The spiritual struggles of his own experience are clearly set forth in his writings. That calm saintliness of his late years only came after storms and struggles, the more profound as they did not stir so much the surface waters, but the deeps of his being.
These led him to be truly a shepherd of souls, a haven for the storm tossed, a refuge for the sinful or persecuted.
You may describe this function by any name you choose. Call it confession if you like. But such as Dr. Houghton are not obliged to seek to draw men and women to confession. If any effort is to be made, it must be to keep them away. His sympathy and tenderness and knowledge of human nature, his good sense and love of souls, made him a confessor by sheer force of the coming of those who must tell their sin, their grief, their need to some kind soul, ready to lift up and help. That compulsion of a sense of sin which Coleridge so forcibly sets forth in "The Rime of the Ancient Mariner."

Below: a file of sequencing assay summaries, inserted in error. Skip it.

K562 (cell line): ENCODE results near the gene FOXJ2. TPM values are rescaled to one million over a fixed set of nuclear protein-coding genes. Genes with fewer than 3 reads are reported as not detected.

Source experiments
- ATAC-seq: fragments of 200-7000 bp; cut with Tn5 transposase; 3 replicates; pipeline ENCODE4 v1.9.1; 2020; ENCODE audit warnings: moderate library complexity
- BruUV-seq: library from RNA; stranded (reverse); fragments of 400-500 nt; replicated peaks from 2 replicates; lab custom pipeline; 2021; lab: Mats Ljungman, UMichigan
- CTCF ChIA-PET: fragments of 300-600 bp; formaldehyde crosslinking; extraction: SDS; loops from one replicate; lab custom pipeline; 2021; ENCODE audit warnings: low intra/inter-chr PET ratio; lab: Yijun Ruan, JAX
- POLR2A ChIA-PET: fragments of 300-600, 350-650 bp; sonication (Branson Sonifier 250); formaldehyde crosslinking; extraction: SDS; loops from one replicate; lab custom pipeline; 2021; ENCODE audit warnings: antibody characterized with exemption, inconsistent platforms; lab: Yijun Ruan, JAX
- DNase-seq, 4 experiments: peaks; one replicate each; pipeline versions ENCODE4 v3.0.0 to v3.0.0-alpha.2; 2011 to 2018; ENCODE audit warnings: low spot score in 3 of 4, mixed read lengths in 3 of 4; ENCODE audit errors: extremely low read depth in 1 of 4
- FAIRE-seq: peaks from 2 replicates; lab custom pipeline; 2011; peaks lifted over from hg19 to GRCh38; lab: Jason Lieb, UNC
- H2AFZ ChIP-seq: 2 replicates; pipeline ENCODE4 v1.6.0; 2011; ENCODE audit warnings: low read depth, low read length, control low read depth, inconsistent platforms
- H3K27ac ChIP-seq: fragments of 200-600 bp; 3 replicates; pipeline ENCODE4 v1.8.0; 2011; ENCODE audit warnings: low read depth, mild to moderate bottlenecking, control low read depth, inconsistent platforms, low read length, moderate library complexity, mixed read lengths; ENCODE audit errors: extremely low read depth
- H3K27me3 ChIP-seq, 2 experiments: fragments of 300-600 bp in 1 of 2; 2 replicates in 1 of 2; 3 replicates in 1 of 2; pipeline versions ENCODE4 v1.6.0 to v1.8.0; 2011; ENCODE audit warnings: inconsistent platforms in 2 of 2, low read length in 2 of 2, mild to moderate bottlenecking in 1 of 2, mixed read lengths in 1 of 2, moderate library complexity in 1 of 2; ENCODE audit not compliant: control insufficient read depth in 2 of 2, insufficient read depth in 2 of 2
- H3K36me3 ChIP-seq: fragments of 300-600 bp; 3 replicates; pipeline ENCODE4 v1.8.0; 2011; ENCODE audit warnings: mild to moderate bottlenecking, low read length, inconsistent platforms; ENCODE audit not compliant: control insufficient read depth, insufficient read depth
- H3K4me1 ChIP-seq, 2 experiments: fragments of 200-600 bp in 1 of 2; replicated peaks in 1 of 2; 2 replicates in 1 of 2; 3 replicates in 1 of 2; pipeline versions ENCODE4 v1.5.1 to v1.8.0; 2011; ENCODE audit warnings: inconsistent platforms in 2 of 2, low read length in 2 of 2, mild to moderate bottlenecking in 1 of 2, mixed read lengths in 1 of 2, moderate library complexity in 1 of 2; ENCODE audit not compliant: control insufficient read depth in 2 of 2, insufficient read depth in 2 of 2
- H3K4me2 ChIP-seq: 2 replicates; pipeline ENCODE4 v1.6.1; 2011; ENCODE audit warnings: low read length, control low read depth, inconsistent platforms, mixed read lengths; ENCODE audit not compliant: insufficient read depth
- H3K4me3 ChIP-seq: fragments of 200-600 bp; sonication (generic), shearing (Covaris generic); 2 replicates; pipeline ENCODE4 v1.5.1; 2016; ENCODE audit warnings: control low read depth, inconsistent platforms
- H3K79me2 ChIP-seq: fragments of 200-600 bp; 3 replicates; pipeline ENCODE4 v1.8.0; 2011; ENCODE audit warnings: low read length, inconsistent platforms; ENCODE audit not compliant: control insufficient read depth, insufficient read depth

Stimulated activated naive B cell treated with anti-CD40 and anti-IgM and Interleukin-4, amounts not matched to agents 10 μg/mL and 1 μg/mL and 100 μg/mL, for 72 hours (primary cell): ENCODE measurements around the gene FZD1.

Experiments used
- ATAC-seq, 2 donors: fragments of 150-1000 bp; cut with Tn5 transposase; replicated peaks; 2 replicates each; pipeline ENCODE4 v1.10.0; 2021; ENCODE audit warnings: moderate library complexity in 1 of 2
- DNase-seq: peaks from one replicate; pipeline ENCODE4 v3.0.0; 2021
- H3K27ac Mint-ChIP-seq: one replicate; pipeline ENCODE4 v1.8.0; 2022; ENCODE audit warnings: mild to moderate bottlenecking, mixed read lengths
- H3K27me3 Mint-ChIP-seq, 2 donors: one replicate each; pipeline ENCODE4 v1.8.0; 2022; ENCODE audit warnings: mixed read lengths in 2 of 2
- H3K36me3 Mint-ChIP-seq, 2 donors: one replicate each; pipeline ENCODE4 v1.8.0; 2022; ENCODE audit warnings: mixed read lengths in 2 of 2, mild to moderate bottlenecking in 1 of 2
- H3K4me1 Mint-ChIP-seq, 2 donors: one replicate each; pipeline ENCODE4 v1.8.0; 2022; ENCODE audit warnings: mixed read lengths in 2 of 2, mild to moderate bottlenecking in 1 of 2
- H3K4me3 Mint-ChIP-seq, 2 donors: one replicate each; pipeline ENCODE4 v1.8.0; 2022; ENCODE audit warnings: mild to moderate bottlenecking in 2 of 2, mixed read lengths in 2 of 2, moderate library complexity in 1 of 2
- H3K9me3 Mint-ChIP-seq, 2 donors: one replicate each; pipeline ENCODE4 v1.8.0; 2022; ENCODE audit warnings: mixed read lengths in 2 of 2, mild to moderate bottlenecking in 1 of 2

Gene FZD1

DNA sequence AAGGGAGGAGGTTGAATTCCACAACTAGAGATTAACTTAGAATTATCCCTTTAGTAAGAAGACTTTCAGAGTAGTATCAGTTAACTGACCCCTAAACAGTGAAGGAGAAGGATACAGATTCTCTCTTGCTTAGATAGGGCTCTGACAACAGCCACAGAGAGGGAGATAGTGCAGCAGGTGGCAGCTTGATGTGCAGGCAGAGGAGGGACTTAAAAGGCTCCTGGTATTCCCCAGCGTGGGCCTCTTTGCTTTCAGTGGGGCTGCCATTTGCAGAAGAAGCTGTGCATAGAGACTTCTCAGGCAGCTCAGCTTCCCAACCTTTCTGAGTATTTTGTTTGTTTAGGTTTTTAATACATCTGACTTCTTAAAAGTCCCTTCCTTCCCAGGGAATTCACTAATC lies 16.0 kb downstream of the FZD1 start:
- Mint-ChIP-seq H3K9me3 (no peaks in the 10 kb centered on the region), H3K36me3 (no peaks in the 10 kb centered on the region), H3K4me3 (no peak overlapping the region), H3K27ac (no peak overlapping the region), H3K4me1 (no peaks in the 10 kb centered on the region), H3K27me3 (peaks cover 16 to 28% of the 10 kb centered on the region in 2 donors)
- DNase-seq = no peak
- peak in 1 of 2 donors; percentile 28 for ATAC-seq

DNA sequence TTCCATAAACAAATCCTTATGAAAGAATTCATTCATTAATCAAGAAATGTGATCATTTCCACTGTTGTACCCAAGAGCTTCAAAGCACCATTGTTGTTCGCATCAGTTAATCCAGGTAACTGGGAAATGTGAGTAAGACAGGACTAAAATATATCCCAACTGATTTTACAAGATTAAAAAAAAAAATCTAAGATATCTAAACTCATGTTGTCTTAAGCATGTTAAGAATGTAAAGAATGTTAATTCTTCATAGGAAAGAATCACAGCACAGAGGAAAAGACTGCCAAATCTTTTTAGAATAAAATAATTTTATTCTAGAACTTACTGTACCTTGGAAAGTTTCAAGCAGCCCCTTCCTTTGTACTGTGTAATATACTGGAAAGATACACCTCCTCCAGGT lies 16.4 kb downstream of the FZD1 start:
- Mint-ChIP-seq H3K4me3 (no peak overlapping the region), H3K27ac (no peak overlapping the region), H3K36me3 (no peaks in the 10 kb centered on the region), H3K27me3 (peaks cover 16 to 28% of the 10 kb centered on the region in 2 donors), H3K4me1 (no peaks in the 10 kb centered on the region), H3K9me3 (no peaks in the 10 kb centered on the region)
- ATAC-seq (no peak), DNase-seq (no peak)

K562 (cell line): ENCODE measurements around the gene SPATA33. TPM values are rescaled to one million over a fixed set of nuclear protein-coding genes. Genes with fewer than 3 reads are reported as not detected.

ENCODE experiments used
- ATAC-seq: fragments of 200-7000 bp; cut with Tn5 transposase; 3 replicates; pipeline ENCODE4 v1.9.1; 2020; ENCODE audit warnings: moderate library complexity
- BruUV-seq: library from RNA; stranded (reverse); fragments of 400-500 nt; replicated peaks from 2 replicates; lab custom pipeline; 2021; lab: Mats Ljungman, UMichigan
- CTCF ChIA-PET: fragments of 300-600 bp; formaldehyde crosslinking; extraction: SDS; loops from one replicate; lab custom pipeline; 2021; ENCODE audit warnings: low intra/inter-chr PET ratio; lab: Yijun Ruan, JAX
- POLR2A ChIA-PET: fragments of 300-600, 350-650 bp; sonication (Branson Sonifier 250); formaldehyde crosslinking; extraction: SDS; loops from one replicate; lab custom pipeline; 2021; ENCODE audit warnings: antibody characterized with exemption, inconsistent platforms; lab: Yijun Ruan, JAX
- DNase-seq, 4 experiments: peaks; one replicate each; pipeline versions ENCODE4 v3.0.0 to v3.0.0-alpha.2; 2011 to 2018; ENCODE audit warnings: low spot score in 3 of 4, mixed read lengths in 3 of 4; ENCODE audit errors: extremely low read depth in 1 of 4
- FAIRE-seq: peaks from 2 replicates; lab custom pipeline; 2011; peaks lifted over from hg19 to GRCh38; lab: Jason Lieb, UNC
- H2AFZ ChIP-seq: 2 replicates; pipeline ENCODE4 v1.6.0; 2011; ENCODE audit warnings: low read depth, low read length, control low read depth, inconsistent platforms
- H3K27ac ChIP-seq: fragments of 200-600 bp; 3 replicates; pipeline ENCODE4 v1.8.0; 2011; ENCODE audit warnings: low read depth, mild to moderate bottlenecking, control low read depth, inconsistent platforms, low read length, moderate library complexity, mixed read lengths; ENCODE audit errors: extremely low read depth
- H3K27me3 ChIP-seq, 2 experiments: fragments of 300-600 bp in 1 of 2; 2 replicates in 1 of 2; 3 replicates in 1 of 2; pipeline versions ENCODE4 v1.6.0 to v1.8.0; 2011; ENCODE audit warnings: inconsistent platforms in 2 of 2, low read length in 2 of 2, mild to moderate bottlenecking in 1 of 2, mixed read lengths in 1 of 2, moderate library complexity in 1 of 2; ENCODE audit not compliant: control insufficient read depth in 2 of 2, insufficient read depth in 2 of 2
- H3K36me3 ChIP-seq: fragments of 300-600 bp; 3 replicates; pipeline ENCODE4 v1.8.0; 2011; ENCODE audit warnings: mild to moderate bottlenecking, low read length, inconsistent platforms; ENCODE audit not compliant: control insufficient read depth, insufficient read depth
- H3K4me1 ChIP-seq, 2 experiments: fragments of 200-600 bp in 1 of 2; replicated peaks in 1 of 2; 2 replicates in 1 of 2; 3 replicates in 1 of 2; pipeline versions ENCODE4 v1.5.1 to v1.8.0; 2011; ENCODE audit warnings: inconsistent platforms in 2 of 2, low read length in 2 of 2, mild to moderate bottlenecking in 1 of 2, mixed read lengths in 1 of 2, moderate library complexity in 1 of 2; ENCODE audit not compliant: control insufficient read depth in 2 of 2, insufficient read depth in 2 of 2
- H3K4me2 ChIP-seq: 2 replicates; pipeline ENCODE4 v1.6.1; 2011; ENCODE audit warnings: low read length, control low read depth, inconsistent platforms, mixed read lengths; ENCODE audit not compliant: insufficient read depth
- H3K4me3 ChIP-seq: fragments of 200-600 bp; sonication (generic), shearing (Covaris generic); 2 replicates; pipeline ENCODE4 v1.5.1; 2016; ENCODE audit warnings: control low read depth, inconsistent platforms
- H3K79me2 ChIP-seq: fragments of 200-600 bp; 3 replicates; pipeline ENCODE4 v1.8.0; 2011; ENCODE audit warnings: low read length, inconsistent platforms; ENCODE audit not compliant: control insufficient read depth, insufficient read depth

There was never any of the noise and rattle of modern mechanical Christianity in his person or parish, but he had double daily service for years and daily Eucharist was added after a while. He was personally accessible to the poorest and had a Maternity Society which ministered at the birth of a child, and then brought it to the font to be born again He set the example to the humanitarians by personally picking the drunkard out of the gutter and trying to reform him with undying patience. Perhaps he used the name Transfiguration for his parish because he believed that his work and the work of the Church, through the co-operation of the Holy Ghost, was to be to transfigure just such poor fallen souls until the likeness of God should shine out on their faces, and the poor soiled raiment of their humanity be rendered once more white and glistening. So he lived and wrought and died, died as he desired, with the harness on. "And he walked with God, and he was not, for God took him." "For he was a good man, and full of the Holy Ghost and of faith." At the head of a poem entitled "To One Departed," he has this quotation. It seems to be something which the departed had said to him long before: "Pray for me foreverforever, and I will pray for you forever, till prayers brighten into rapture and wounds are healed, tears dried, sins remitted Once more let us pray for each other foreverforever." His last words to St. Anna's Guild are to the same purpose and furnish fitting conclusion to our tribute to him.